Why Don't You Just Die! review – ingenious drama with hints of Tarantino. Contagion – Film, Literature and the New World Order. Podcast: Play in new window | Download | Embed Watch this video on BitChute / Minds.com / YouTube. Seven Up! reaches 63: ‘I started filming them when they were young. But we are like a family now’ ‘Hounds of Love’ Is One of the Most Disturbing Movies of the Year. The 82 rarely seen films Jonathan Demme wanted you to see. Jonathan Demme, who died last week at the age of 73, will be widely remembered as an all-time great filmmaker and human being. But there was another role Demme played that few outside of New York were able to witness: Demme, the filmgoer and film curator. In 2006, Demme joined the board of directors at the Jacob Burns Film Center (JBFC), in Pleasantville, New York, and began curating a series called “Rarely Seen Cinema.”
Revisiting Douglas Sirk’s A Time to Love and a Time to Die. No link to the Bard … but this Lady Macbeth is just as deadly. Berlin Syndrome review – unfortunate narrative slumps mar an ambitious thriller. Mulholland Drive review – David Lynch's delirious masterpiece still stands tall. Stanley Kubrick’s last-minute alteration to the end of ‘The Shining’ Mulholland Drive: David Lynch’s masterpiece is a wide-open work of art. Colossal Review — Anne Hathaway in Monster Movie Colossal. Antibirth star Natasha Lyonne: ‘Isn’t everyone entitled to an existential breakdown?’ The Neon Demon review – beauty as the beast. The Adventures of Sherlock Holmes and Dr. Watson - Wikipedia. Philosophical themes of the movie The Matrix. Please Stop Turning Our Favorite Animated Movies Into Bloated Live-Action Films.
The 10 greatest second world war films you haven't seen. Ghost in the Shell review – Scarlett Johansson remake lacks mystery. 10 Invasive Facts About ‘Mars Attacks!’ Log In - New York Times. Pregnant, alone and completely out of her mind: An unlikely serial killer and a pitch-black British comedy. His shadow, her doubt: The feminine versus the queer in Hitchcock. Log In - New York Times. Log In - New York Times. War, movies and Sam Fuller: A Q&A with Marsha Gordon. Is Terrence Malick ahead of his time or out of date? Catfight review – punches and punchlines in bloody black comedy. Theconversation. To the Right. Great Performances on Film. Why Arrival should win the best picture Oscar. Theconversation. Paul Verhoeven: cinema's mischievous satirist is more vital than ever. Dangerous Game: can a Calum Best vehicle with Darren Day as a Russian mob boss really exist? Culture - Why Reservoir Dogs is really an anti-violence film.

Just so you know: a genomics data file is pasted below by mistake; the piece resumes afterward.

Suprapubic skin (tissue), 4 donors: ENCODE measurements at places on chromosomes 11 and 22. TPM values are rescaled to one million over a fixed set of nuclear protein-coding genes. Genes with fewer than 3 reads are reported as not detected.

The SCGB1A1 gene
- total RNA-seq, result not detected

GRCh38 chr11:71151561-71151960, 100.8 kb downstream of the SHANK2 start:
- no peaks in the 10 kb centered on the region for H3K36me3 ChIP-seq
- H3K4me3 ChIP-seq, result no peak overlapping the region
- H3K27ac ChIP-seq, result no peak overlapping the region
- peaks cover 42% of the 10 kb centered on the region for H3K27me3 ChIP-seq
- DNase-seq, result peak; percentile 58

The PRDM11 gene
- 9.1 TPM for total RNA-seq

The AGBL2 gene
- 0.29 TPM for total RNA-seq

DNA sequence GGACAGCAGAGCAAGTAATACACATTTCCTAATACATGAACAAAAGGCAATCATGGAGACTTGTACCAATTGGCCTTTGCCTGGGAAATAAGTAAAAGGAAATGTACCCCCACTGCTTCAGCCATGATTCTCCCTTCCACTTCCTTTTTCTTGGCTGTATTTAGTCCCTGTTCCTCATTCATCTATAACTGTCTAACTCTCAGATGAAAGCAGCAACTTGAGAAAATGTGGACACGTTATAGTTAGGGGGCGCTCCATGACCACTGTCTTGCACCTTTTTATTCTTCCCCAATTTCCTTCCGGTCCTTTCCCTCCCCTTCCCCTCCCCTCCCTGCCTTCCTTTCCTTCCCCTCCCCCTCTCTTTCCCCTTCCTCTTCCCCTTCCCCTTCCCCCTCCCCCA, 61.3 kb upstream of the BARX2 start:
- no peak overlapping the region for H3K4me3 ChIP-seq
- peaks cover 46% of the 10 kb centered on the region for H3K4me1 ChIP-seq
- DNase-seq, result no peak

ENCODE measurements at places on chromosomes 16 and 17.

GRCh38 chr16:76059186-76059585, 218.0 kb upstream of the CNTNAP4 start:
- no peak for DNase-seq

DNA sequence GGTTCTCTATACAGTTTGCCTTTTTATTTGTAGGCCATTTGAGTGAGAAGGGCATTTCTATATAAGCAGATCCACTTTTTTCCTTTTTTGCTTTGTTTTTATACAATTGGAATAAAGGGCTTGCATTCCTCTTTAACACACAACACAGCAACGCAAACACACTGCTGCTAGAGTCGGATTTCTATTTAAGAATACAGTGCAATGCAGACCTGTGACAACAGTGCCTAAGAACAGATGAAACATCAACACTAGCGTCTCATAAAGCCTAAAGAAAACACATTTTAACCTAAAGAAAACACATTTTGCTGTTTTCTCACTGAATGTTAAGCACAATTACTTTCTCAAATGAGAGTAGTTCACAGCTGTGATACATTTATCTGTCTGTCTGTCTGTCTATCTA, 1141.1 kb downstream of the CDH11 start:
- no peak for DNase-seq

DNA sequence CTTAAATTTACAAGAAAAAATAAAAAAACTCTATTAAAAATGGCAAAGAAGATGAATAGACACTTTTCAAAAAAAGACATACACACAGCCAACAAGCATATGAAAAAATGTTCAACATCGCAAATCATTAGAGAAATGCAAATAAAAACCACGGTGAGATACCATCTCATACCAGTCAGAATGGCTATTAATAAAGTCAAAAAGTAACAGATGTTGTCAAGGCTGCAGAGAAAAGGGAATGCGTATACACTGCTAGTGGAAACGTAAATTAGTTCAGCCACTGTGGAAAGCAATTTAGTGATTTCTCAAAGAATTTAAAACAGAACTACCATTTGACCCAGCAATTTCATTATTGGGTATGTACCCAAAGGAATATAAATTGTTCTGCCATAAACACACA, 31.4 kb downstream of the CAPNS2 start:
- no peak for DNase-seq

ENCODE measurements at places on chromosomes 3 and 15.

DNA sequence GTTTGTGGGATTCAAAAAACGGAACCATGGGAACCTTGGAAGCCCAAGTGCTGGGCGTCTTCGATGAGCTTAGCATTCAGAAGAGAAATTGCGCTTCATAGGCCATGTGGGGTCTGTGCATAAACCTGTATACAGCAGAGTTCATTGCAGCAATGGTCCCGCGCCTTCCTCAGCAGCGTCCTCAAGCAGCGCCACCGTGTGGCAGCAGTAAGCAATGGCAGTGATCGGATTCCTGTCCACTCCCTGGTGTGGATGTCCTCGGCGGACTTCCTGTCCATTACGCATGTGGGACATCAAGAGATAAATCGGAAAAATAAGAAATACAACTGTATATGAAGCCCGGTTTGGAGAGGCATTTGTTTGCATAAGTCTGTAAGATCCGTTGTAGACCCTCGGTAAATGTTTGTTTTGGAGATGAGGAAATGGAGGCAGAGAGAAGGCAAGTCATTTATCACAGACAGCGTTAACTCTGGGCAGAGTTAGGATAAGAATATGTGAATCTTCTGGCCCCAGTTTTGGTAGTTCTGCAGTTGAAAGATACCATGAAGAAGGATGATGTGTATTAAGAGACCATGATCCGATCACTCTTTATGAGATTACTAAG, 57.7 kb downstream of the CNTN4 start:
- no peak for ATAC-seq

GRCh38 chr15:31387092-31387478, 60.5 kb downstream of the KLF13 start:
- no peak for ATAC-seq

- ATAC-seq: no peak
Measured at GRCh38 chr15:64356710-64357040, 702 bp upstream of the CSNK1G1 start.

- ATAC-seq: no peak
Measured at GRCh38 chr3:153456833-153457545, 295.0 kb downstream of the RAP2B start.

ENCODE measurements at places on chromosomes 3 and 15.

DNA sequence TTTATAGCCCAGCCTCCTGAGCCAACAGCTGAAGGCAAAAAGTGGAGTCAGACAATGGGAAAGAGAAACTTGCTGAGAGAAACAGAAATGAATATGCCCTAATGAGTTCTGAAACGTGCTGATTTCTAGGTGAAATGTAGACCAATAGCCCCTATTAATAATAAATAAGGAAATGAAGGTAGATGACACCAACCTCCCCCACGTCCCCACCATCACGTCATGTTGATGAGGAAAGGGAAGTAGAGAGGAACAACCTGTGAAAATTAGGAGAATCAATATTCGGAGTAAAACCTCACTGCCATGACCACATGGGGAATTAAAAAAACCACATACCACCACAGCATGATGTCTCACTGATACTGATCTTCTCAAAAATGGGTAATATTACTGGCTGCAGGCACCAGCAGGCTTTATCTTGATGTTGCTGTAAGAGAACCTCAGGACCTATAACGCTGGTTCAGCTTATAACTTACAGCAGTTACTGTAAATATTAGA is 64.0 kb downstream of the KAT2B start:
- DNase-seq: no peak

Breaking bad: Hollywood wakes up to the power of dark, dangerous women. 10 Great Movies Inspired by Philip K. Dick. The Driller Killer and the humanist behind the blood and sickening crunch. Shia LaBeouf Explores His Own Childhood Trauma in ‘Man Down’ Emily Blunt's character written out of Sicario 2. “Casablanca” by way of “Mr. and Mrs. Smith”: “Allied” is half of a great movie. Worse than a whitewash: has Ghost in the Shell been Hollywoodised? Culture - Arrival is the smartest big-budget sci-fi film in years. LIFE (Trailer) The Hero’s Journey. Billy Lynn’s Long Halftime Walk: Ang Lee’s Visually Jarring Anti-War Ode to American Soldiers.
Quietly Going Insane Together. Banned and Brutal: 14 Beyond-Controversial Horror Movies - Rolling Stone. The best place for women in action movies is next to Tom Cruise. Explicit cookie consent. The Accountant wants to be a thriller about neurodiversity. Instead, it’s just stupid. 9 Unbelievable Movie Fan Theories That Turned Out to Be True.
Emily Blunt on The Girl on the Train: 'The vomit was not my own' – video interview. Raw review: I didn't faint in classy cannbibal horror – but. Culture - Blue Velvet is terrifying, seductive and ahead of its time. Culture - Anne Hathaway faces Godzilla monsters. Review: In ‘Cameraperson,’ a Found Poem Filtered Through an Intent Eye. Edward Snowden’s Long, Strange Journey to Hollywood. Creating The Ultimate Antagonist. Culture - The 21st Century’s 100 greatest films: Who voted? Culture - Surprising facts about the 21st Century’s greatest films. Culture - Why Mulholland Drive is the greatest film since 2000. How we made Welcome to the Dollhouse.
The Childhood Of A Leader: what an indie film tells us about the roots of fascism. When Words Fail In Movies. How 'Stranger Things' Brought Back the Iconic Winona Ryder - Rolling Stone. The Prisoner Puzzle - A Rare Interview With Patrick McGoohan (The Prisoner T.V. Show) Barry Lyndon: why it’s time to reassess Kubrick’s ‘coffee-table’ movie. The David Spade Index: Which Actors Are Hated by Critics but Loved by Fans? David Cronenberg: Stanley Kubrick didn't understand horror.
Was Stephen King right to hate Stanley Kubrick's Shining? Stanley Kubrick: the Barry Lyndon archives – in pictures. Stanley Kubrick’s Barry Lyndon: ‘It puts a spell on people’